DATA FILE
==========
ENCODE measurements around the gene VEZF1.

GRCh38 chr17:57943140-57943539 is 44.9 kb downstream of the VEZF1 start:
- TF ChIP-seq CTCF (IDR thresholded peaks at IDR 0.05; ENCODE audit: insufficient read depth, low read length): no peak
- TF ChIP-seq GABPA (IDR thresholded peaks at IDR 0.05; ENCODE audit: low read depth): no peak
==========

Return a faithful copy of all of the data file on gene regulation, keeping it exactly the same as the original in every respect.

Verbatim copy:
ENCODE measurements around the gene VEZF1.

GRCh38 chr17:57943140-57943539 is 44.9 kb downstream of the VEZF1 start:
- TF ChIP-seq CTCF (IDR thresholded peaks at IDR 0.05; ENCODE audit: insufficient read depth, low read length): no peak
- TF ChIP-seq GABPA (IDR thresholded peaks at IDR 0.05; ENCODE audit: low read depth): no peak